Scratch the Surface and you will find Athens


Sitting by the water in Sydney, a place that is summed up with one word, Spectacular, I cast my mind back to where it was in the world that I felt more comfortable, more at ease and immersed in the local culture as I am in Sydney at times. No, it’s not my wonderful London and Crystal Palace. No it isn’t the splendor of Spain or the Ukraine where I had been somewhat of a celebrity. I thought maybe Mytilene (my incredible ancestral home) by the harbour, second only to Sydney Harbour. It’s actually the city of Athens, my city.

Whenever I return to Athens, and in the last 5 years I went over 20 times, I feel like a new man, like a king, like a poet, like a writer, like…me.

It can be hard to explain. This city which has been continuously inhabited for 7000 years, the home of theatre, the home of politics, the home of philosophy, the home of art, the home of expression, the home of Pericles.

My Routine
On my very first day in Athens, I have a ‘routina.’ I sit in a park and there are only few of them. It is usually hot. I sit there in the sun with either my cola light or frappe, my phone, my Greek newspaper and my thoughts. I immerse myself in the geitonea (neighbourhood). I listen to the people talking excitedly about politics, I survey the gypsies who look at my tan and wonder if I am one of their kind. Mostly, I feel incredibly happy to return. After making a series of phone calls to see who is about I have one last look around.

Athens, you see, is not very aesthetically pleasing. On the surface, it breaks my heart to see the city which was once adorned with columns and marbles, Byzantine stones and churches (medieval times) is now…a puzzlement. In the 1960’s or thereabout, Karamanlis the Greek Prime Minister, like many before and since, had a ‘vision.’ That vision was to wreck the beauty of Athens. To be fair, Athens was experiencing a population boom as the other regions of Greece struggled post war and post famine, and of course the city welcomed Greek refugees from Constantinople.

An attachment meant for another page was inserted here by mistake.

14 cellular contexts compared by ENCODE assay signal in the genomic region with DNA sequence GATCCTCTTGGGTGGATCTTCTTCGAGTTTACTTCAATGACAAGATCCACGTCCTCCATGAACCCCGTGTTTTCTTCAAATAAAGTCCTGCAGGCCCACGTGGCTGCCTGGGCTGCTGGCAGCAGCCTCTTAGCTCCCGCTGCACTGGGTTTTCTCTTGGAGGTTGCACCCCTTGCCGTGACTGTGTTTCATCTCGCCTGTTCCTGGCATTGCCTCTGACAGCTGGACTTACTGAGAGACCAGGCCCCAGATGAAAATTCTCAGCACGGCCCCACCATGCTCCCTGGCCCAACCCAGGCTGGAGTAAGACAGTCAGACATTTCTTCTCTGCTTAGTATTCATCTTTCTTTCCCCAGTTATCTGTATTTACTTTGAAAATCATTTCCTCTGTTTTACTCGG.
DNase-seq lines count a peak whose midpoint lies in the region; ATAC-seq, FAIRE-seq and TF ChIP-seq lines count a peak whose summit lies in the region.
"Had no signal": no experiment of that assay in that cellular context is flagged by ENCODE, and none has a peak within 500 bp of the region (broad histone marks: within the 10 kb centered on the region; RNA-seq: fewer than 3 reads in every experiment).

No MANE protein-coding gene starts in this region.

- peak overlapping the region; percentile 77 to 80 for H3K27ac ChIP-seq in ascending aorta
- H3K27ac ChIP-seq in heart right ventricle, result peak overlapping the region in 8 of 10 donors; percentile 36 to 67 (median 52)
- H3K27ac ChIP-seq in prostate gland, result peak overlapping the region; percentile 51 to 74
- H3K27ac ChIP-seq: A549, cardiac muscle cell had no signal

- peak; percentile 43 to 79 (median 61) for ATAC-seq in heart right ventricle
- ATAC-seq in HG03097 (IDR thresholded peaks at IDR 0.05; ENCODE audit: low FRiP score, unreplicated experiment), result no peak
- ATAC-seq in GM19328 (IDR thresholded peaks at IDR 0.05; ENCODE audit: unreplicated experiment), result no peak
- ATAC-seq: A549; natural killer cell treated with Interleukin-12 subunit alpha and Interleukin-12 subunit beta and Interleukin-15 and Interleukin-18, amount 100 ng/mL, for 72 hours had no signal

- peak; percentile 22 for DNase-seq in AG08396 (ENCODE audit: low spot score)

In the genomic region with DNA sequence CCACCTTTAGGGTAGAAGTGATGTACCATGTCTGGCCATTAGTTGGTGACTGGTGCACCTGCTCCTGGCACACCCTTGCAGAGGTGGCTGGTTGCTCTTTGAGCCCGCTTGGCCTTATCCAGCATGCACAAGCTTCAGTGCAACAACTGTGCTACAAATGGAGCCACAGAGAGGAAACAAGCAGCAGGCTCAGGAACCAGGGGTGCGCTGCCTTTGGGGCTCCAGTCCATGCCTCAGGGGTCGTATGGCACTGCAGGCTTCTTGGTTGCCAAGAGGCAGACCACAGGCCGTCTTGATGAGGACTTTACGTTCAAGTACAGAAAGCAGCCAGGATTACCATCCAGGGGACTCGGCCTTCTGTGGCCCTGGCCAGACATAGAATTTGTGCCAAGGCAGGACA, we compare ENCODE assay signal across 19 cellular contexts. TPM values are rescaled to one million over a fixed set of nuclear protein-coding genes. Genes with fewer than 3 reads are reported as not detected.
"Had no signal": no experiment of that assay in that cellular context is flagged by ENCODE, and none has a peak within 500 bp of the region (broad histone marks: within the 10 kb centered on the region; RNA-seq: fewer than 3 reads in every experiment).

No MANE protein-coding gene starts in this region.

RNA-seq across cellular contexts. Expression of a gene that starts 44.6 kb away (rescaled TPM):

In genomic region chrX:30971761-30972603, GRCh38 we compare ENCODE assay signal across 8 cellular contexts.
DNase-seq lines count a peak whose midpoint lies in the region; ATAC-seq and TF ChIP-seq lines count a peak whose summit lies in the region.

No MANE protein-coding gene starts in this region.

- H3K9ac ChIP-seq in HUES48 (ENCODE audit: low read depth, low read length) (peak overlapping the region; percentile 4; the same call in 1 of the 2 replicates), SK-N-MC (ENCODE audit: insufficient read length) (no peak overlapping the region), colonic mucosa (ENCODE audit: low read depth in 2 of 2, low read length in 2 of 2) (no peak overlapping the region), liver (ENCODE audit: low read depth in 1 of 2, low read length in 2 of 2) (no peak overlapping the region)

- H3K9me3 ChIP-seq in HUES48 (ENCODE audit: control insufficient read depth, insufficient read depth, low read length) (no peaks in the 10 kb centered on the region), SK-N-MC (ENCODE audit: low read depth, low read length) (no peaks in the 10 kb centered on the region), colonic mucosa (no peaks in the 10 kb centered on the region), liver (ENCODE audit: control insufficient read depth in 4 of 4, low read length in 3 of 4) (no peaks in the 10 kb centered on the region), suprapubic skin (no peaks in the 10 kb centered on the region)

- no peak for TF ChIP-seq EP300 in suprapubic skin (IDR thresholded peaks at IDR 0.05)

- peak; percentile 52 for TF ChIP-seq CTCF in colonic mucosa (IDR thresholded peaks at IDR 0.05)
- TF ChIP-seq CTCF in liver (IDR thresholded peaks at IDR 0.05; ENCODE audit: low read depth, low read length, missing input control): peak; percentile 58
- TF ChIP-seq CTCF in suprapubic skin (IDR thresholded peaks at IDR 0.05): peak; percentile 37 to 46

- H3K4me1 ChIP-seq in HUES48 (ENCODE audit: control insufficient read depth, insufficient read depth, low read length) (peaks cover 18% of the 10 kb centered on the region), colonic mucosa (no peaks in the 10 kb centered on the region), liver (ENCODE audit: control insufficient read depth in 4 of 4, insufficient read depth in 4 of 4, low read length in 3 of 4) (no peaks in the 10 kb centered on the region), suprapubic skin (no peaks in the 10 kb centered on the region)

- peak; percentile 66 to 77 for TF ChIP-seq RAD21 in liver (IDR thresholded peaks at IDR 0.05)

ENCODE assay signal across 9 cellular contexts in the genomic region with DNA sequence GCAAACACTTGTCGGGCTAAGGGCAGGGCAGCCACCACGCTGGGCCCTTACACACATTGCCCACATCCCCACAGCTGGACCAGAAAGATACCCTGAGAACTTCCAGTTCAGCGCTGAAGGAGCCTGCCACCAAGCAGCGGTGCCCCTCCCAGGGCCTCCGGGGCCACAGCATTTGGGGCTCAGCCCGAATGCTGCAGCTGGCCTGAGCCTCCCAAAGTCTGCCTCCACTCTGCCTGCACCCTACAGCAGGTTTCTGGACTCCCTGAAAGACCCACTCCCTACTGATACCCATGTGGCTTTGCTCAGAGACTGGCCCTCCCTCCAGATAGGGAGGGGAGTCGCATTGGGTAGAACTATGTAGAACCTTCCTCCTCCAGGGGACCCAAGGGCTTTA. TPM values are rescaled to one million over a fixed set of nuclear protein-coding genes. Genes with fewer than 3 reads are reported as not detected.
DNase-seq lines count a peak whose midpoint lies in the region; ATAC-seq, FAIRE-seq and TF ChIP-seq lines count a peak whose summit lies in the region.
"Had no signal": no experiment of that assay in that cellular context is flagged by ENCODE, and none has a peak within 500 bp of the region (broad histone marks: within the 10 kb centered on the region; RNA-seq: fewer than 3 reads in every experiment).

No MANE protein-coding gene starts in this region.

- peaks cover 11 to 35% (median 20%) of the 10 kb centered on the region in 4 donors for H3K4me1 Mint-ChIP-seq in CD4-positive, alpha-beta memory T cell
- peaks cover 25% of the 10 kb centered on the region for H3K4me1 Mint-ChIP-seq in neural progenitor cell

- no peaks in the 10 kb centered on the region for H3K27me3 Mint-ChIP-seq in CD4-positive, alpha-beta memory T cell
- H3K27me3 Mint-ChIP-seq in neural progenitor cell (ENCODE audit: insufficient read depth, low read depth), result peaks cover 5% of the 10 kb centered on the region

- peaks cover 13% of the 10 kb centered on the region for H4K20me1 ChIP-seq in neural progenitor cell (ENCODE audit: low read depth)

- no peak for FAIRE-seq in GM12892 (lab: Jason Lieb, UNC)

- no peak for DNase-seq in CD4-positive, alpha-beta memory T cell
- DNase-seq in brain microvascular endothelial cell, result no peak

The Government in their wisdom would replace the majestic Neo Classical buildings (many can still be found around Ermou and the city kentro, wonderful modern Greek buildings) that adorned Athens since independence from the Ottoman Empire. People would trade in their homes for 3 apartments in a very ‘average’ designed building. They are everywhere in modern Athens and I personally find them to be offensive. The one positive is, it has allowed the growth of ‘apartment owners’ in Athens, and with the current economic crisis, it can only help.

In this context I stand at the corner of any given street. If you scratch the surface, you will find another Athens. The buildings may no longer be Neoclassical, but each street will tell me a story. I look around and I know what I find. I feel the history on any given street, more than most. It’s because I never lived here. My grandparents never visited, they were refugees, they would have had no knowledge of this city. My parents rarely visit Athens and they never grew up with this city. Yet here I am.

I find a sense of wonderment when I see the old Trolley transport or orange street lighting glowing, the frequency and noise of the motorbikes and coffee shops full of people or the souvlatsidiko cooking my favourite food. The smell wafts across my nostrils.

A Sense of Modern History
On any given street I can feel it. The sense of history in modern times is there. You can not believe how many times Athens has been at war. From the Ottomans, Italians, the disgraceful Nazis, the Civil War. Athens, my one true love, has also experienced the turbulence of famine in the 1950’s, the military Junta in the 1970’s and the ‘welcoming’ of refugees from the catastrophe of the 1920’s in Turkey and in the decades that followed. On any given street, you can feel the spirit of these people. If you are lucky to find a Rebetathiko or Skiladiko, you will hear the sad sounds of the refugees and of a poverty stricken Greece, sounds that were on the radio long before Sakis Rouvas told us to ‘Shake It.’

Athens may not have had a Masterplan. It did however end up being a masterpiece. For no city in the world can overcome adversity they way she does. Beaten by Sparta, she rose again. Beaten by Thebes, she rose again. Beaten by Philip II, she rose again. Beaten by the Romans, she rose again. She will always have a spirit that can never be beaten. When I say masterpiece, she genuinely is. Athens has a myriad of ‘cultural’ institutions to whet the appetite, and I mean bars, cafes, tavernas, eateries. They are Athens’ version of a community centre. Just about every street will of course lead you to one of these. Every street will fill your desire to be happy. It doesn’t matter if you are in any of my old spots of Keramikos or Pangrati or the villa lined Kifissia or Glyfida,.I can tell you, good people, characters in the stage play that is Athens, will await you at every turn.